Technology is always trying to give us back the garden without the snake. So you like coffee and not caffeine? Well, then, we will take out the caffeine and leave you your pleasure, intact.
Decaffeinated coffee is indeed without venom. It contains, at most, one fortieth of the amount of caffeine in untreated beans. Nor should the removal of caffeine alter the taste of coffee. Isolated, caffeine is a crystalline substance lacking aroma and possessing only the slightest bitter taste. Its flavor is lost in the heady perfumes of fresh coffee. So if you hear people say, “Coffee doesn’t taste like coffee without the caffeine,” they are wrong. The only real problem is how to take out the caffeine without ruining the rest of what does influence coffee flavor. But technology has triumphed, more or less. The best decaffeinated coffee, freshly roasted and ground and carefully brewed, can taste so nearly the equal of a similar untreated coffee that only a tasting involving direct comparison reveals the difference.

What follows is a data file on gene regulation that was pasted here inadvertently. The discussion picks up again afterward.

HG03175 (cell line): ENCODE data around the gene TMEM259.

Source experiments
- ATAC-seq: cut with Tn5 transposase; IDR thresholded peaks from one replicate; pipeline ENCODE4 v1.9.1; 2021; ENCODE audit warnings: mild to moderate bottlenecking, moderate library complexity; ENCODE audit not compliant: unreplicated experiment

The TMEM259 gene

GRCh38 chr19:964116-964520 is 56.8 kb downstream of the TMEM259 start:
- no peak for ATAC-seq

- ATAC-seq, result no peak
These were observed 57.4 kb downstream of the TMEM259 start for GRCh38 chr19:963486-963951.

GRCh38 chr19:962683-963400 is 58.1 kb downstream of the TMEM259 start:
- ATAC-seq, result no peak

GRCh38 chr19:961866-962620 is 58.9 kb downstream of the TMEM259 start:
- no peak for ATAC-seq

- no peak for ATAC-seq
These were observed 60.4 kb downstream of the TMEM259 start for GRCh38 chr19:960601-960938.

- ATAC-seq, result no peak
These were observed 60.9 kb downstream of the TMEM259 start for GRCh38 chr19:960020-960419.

Unfortunately, fine decaffeinated coffees are the exception rather than the norm. Decaffeinated beans are notoriously difficult to roast, so even the best decaffeinated beans may produce a thin-bodied, half-burned cup once they are roasted. Still, for the coffee devotee even listless decaffeinated coffee is better than mint tea, and you can always compromise and spruce up a caffeine-free coffee by adding a little full-bodied caffeinated coffee before grinding it, or by creating your own low-caffeine blend.
Most caffeine-free coffee sold in specialty stores is shipped from the growing countries to decaffeinating plants in Europe or Canada, treated to remove the caffeine, then re-dried and shipped to the United States.
Coffee is decaffeinated in its green state, before the delicate oils are developed through roasting. Hundreds of patents exist for decaffeination processes, but only a few are actually used. They divide roughly into those that use a solvent to dissolve the caffeine, those that use water and charcoal filters, and those that use a special form of carbon dioxide.